CONCERNS have been raised about the availability of affordable homes across Wigan borough with almost 13,000 houses with planning permission remain unbuilt, writes Local Democracy Reporter Niall Griffiths.

Last year there were 1,350 net additional homes built in the borough – the highest since the height of the housing boom in 2006.

But the number of affordable homes has only twice exceeded housebuilding targets set by Wigan council since 2011, with bosses saying supply is "not where we want it to be".

Hundreds of these homes, which include affordable rent, shared ownership and social housing properties, have been promised on sites in varying stages of development.

As of April 1 this year, there were 7,206 undeveloped houses on brownfield sites and 5,152 on greenfield sites.

One councillor described the situation as a "dismal state of affairs".

A further 10,000 homes could also be delivered at 125 previously developed but disused sites being advertised on Wigan Council’s brownfield land register.

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Marie Bintley, assistant director of growth and housing, told the council’s confident places scrutiny committee: “The supply is not where we want to be.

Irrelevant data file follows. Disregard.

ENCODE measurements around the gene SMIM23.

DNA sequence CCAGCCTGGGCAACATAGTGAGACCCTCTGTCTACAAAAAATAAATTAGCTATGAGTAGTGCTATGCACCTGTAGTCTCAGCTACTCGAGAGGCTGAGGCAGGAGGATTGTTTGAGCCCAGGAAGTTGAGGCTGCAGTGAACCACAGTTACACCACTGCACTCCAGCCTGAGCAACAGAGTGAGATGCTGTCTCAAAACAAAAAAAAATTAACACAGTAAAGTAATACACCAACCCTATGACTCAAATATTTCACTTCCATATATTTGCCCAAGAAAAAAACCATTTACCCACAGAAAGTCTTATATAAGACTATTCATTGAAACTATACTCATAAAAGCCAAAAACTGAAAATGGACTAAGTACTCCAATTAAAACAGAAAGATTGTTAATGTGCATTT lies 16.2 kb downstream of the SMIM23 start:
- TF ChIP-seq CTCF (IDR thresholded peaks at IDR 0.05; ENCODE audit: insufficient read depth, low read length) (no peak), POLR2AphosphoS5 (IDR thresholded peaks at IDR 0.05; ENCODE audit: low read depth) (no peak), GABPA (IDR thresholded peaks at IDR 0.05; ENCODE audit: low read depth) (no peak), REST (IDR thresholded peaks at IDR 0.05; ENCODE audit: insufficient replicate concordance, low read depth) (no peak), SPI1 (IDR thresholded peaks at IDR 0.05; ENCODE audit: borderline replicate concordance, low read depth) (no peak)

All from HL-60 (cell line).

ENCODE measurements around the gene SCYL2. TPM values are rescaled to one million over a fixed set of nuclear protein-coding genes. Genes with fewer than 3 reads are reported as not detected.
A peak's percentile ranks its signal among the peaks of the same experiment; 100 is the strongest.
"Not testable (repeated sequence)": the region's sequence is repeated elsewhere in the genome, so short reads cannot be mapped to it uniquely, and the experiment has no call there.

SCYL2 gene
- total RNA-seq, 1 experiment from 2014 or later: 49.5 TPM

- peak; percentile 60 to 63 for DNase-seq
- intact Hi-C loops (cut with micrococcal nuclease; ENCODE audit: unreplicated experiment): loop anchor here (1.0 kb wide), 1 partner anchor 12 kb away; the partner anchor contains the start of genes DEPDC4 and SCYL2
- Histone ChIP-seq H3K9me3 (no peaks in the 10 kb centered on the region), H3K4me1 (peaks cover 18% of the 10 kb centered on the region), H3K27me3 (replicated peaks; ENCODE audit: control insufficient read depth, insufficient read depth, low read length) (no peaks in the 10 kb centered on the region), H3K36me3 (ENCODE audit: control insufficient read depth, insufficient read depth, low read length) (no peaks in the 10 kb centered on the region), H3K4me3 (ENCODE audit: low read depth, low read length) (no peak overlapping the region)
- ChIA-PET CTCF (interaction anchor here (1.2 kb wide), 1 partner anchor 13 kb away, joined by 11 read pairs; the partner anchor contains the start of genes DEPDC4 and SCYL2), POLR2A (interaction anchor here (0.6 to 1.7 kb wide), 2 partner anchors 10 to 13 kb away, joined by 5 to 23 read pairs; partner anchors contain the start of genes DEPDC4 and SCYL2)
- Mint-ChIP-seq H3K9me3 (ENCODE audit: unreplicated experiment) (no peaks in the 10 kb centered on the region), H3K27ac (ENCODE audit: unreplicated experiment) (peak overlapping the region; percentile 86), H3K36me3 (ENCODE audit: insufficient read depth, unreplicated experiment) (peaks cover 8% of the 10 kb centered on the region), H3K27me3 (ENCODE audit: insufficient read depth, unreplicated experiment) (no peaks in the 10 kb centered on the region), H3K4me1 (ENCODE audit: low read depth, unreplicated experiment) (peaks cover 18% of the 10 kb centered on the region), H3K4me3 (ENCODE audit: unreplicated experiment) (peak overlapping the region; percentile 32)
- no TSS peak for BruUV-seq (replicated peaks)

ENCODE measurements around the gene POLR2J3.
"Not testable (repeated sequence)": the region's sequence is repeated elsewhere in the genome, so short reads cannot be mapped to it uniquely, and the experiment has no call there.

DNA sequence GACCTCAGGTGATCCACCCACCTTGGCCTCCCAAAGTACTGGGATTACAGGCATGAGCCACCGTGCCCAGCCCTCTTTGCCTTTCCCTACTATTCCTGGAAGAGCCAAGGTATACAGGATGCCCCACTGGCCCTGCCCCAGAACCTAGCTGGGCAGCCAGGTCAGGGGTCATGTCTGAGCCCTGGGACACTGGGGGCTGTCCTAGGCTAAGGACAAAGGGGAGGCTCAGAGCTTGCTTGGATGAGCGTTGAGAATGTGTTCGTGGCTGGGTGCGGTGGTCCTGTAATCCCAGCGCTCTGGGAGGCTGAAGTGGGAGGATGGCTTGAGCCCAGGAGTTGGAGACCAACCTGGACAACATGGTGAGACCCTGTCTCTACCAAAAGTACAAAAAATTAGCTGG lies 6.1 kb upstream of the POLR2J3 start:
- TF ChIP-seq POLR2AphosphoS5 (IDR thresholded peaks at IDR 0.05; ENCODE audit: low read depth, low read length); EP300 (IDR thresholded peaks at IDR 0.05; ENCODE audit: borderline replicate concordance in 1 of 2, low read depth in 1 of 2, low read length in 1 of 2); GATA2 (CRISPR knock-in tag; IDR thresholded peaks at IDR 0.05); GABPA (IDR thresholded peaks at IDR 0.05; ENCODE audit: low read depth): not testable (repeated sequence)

“There are a significant number of sites with planning permissions that haven’t come forward.”

When asked if there was anything the council could do to accelerate development on these sites, Ms Bintley said planning permission could only be revoked at the cost of compensation.

The committee meeting on September 18 heard that the National Planning Policy Framework allows developers to submit viability assessments with their planning applications.

It is in these independently assessed reports where it is often argued that developers would lose money if they were to deliver the affordable homes set out in section 106 agreements with the council.

Ms Bintley said: “With brownfield sites there can be constraints, and very often the development and economics don’t stack up.”

Councillor Dane Anderton claimed that affordable homes were ‘always’ negotiated down by developers.

He added: “It’s a dismal state of affairs, these are homes for disadvantaged people.

“Why aren’t we pushing back?”

But committee chair councillor John O’Brien said that he had seen Wigan Council "take on barons" and end up "losing a lot of money".

He said: “We have a problem but at the same time we have to live within the legal parameters.”